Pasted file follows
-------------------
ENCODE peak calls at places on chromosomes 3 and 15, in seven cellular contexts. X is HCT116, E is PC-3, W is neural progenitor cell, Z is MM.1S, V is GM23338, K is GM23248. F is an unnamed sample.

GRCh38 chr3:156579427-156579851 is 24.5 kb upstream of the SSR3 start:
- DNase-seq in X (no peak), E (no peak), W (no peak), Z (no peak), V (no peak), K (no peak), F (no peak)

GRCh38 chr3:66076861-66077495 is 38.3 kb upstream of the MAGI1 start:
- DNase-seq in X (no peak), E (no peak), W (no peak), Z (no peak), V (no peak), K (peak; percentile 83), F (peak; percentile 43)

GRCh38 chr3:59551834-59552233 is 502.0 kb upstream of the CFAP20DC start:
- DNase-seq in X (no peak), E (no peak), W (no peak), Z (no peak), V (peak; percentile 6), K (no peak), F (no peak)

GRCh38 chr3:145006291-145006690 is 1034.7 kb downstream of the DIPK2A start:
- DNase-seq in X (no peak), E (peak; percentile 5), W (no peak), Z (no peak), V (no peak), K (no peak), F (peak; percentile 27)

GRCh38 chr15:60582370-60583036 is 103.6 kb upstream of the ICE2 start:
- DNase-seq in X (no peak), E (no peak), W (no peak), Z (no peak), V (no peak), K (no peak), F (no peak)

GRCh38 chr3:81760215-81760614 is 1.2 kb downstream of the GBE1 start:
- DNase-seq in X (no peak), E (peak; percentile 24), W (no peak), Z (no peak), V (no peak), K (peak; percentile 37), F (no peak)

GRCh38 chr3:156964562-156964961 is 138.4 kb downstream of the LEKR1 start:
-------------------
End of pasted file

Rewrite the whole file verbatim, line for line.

ENCODE peak calls at places on chromosomes 3 and 15, in seven cellular contexts. X is HCT116, E is PC-3, W is neural progenitor cell, Z is MM.1S, V is GM23338, K is GM23248. F is an unnamed sample.

GRCh38 chr3:156579427-156579851 is 24.5 kb upstream of the SSR3 start:
- DNase-seq in X (no peak), E (no peak), W (no peak), Z (no peak), V (no peak), K (no peak), F (no peak)

GRCh38 chr3:66076861-66077495 is 38.3 kb upstream of the MAGI1 start:
- DNase-seq in X (no peak), E (no peak), W (no peak), Z (no peak), V (no peak), K (peak; percentile 83), F (peak; percentile 43)

GRCh38 chr3:59551834-59552233 is 502.0 kb upstream of the CFAP20DC start:
- DNase-seq in X (no peak), E (no peak), W (no peak), Z (no peak), V (peak; percentile 6), K (no peak), F (no peak)

GRCh38 chr3:145006291-145006690 is 1034.7 kb downstream of the DIPK2A start:
- DNase-seq in X (no peak), E (peak; percentile 5), W (no peak), Z (no peak), V (no peak), K (no peak), F (peak; percentile 27)

GRCh38 chr15:60582370-60583036 is 103.6 kb upstream of the ICE2 start:
- DNase-seq in X (no peak), E (no peak), W (no peak), Z (no peak), V (no peak), K (no peak), F (no peak)

GRCh38 chr3:81760215-81760614 is 1.2 kb downstream of the GBE1 start:
- DNase-seq in X (no peak), E (peak; percentile 24), W (no peak), Z (no peak), V (no peak), K (peak; percentile 37), F (no peak)

GRCh38 chr3:156964562-156964961 is 138.4 kb downstream of the LEKR1 start: